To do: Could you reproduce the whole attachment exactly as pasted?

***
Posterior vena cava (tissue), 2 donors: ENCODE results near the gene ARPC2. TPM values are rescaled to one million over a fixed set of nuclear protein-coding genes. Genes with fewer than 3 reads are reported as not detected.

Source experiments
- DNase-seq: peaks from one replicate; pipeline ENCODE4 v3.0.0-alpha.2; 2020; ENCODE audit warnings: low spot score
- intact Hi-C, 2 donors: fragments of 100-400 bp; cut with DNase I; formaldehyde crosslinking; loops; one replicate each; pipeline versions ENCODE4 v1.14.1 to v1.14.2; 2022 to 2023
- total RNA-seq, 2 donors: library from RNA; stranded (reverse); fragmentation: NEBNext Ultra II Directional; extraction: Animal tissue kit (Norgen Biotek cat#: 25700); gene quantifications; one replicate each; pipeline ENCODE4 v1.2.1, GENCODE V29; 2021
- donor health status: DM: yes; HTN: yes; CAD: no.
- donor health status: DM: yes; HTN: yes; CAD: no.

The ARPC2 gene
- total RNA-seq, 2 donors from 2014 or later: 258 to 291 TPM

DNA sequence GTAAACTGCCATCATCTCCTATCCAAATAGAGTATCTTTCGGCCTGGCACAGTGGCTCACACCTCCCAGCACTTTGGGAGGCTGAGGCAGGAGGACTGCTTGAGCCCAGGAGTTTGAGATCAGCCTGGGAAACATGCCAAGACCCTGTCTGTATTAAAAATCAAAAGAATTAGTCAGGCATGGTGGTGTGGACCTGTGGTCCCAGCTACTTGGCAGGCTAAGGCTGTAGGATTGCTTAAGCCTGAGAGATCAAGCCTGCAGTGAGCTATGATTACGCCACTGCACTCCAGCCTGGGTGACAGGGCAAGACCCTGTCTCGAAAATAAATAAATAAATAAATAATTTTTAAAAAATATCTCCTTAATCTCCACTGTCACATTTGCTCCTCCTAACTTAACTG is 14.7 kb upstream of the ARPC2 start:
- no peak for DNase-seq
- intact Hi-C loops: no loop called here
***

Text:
Posterior vena cava (tissue), 2 donors: ENCODE results near the gene ARPC2. TPM values are rescaled to one million over a fixed set of nuclear protein-coding genes. Genes with fewer than 3 reads are reported as not detected.

Source experiments
- DNase-seq: peaks from one replicate; pipeline ENCODE4 v3.0.0-alpha.2; 2020; ENCODE audit warnings: low spot score
- intact Hi-C, 2 donors: fragments of 100-400 bp; cut with DNase I; formaldehyde crosslinking; loops; one replicate each; pipeline versions ENCODE4 v1.14.1 to v1.14.2; 2022 to 2023
- total RNA-seq, 2 donors: library from RNA; stranded (reverse); fragmentation: NEBNext Ultra II Directional; extraction: Animal tissue kit (Norgen Biotek cat#: 25700); gene quantifications; one replicate each; pipeline ENCODE4 v1.2.1, GENCODE V29; 2021
- donor health status: DM: yes; HTN: yes; CAD: no.
- donor health status: DM: yes; HTN: yes; CAD: no.

The ARPC2 gene
- total RNA-seq, 2 donors from 2014 or later: 258 to 291 TPM

DNA sequence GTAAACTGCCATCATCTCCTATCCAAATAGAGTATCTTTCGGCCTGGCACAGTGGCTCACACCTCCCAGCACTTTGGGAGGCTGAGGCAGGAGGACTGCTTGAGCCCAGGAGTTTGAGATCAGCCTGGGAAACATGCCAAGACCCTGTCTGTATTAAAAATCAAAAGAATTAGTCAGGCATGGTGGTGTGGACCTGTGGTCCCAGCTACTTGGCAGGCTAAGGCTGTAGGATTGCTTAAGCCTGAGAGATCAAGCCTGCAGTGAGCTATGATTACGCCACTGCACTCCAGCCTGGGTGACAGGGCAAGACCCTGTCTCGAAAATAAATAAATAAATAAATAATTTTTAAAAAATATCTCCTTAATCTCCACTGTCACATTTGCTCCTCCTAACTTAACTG is 14.7 kb upstream of the ARPC2 start:
- no peak for DNase-seq
- intact Hi-C loops: no loop called here